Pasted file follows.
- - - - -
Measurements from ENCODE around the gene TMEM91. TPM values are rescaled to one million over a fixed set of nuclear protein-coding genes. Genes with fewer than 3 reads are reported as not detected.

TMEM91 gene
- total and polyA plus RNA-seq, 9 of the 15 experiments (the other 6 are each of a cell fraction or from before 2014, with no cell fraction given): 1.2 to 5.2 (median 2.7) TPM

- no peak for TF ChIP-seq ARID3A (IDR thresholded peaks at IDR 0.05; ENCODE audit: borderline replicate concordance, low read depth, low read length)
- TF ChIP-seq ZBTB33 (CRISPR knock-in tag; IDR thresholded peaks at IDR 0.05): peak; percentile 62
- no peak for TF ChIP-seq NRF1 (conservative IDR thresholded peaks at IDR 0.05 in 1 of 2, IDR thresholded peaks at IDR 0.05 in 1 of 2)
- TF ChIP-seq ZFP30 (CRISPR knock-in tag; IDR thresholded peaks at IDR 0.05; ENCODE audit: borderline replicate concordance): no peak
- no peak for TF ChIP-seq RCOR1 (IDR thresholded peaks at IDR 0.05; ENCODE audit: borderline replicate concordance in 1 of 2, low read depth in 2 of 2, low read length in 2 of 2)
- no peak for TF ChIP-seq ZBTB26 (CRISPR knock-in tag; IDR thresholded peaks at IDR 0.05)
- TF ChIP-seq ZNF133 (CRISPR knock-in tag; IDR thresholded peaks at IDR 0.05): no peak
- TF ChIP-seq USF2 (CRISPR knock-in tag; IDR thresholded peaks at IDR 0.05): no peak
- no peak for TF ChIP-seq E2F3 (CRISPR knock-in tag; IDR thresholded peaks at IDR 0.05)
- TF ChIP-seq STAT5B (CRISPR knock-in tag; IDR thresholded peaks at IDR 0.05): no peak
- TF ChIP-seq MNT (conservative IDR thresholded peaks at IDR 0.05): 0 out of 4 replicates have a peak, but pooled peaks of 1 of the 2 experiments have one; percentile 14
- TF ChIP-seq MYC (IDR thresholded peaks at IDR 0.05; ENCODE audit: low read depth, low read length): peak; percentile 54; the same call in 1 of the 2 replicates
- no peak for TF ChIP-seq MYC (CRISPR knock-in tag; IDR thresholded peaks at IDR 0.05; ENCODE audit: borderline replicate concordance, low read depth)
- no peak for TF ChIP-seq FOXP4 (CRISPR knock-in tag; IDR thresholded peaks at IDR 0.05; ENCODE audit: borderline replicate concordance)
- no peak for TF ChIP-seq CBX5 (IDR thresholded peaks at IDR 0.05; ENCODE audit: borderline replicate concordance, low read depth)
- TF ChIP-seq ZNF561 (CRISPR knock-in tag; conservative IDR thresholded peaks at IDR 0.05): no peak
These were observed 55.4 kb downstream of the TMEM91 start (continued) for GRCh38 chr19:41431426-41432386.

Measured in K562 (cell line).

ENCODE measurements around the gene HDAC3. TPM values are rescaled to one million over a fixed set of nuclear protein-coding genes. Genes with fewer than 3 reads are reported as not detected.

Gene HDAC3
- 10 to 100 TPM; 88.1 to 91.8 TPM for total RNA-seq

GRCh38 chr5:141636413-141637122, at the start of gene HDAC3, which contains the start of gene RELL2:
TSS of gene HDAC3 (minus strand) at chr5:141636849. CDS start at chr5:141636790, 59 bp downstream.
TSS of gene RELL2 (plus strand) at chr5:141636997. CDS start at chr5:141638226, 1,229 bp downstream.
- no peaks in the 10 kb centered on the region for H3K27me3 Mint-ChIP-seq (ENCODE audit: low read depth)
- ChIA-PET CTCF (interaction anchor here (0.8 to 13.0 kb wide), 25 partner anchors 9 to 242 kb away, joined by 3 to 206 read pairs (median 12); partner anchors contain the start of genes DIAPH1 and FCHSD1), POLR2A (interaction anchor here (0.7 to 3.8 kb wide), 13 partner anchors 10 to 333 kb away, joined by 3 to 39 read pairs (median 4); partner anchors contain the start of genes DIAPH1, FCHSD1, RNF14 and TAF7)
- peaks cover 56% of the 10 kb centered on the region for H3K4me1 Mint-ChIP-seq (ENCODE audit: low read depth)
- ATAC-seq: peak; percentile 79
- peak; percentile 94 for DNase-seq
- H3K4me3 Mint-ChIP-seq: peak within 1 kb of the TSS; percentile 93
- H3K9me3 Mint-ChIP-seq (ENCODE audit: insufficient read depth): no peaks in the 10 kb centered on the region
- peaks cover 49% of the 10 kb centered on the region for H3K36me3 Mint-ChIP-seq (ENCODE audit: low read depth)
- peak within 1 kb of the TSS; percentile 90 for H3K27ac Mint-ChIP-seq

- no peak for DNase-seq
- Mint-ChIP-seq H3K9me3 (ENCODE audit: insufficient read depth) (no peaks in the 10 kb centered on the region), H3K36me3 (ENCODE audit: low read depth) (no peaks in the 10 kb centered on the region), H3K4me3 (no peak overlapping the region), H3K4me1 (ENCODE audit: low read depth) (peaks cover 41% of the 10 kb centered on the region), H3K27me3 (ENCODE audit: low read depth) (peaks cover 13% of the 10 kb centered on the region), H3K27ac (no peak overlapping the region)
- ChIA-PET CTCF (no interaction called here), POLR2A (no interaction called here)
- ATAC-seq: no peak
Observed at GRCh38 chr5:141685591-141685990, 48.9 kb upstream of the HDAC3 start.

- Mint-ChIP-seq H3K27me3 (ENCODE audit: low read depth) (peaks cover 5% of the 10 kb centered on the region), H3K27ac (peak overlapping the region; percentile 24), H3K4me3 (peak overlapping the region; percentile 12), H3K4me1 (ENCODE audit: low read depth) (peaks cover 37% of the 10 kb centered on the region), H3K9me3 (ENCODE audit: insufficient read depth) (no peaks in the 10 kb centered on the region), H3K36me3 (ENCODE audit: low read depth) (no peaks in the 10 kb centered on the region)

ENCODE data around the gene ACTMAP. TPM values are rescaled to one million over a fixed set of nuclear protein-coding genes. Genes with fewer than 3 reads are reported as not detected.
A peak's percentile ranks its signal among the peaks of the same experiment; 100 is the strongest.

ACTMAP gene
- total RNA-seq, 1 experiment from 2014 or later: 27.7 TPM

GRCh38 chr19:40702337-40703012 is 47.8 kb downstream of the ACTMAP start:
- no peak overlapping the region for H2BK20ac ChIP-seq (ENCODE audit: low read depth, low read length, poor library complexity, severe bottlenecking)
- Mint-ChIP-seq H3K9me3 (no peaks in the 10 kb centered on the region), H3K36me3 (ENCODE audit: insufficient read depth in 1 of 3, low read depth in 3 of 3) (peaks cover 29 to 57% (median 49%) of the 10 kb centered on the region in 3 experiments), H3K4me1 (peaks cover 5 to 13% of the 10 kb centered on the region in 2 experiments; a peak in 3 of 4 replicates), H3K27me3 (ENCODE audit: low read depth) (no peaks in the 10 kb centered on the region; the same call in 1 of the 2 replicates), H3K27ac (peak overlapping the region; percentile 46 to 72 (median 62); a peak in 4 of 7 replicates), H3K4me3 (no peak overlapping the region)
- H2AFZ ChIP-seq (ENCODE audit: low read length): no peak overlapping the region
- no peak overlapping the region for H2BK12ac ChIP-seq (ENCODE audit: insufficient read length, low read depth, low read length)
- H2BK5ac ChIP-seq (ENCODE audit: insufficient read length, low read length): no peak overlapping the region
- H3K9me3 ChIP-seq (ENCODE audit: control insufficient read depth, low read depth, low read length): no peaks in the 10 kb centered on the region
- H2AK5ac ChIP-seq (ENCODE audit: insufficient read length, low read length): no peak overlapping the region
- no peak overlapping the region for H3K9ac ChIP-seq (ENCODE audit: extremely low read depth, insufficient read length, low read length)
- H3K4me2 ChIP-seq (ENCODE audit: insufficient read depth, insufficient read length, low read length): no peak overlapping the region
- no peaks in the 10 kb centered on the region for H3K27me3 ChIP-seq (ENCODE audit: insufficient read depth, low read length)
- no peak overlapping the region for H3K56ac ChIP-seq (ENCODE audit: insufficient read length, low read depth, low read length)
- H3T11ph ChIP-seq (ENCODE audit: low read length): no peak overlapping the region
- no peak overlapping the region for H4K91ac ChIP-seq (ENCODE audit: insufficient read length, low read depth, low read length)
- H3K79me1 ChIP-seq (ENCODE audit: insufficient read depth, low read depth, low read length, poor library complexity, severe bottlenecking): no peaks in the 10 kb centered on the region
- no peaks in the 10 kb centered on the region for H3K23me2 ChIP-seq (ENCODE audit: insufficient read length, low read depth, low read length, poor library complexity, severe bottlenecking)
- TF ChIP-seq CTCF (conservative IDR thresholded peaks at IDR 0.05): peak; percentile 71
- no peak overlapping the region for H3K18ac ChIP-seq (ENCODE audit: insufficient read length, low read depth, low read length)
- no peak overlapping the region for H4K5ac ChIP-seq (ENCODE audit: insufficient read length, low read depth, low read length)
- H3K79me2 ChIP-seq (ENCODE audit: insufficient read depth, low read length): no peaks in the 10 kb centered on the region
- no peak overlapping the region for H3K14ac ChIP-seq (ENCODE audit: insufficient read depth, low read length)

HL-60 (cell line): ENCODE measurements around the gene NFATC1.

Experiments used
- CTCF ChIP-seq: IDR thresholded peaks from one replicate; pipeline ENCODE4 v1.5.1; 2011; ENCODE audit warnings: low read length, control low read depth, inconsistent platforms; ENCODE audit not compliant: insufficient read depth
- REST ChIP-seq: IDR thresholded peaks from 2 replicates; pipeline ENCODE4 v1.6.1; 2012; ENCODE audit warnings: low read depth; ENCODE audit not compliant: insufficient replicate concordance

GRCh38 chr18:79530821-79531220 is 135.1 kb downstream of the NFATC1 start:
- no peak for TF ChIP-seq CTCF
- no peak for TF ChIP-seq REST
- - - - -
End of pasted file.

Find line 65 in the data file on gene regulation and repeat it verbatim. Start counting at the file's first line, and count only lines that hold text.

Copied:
- no peak overlapping the region for H4K5ac ChIP-seq (ENCODE audit: insufficient read length, low read depth, low read length)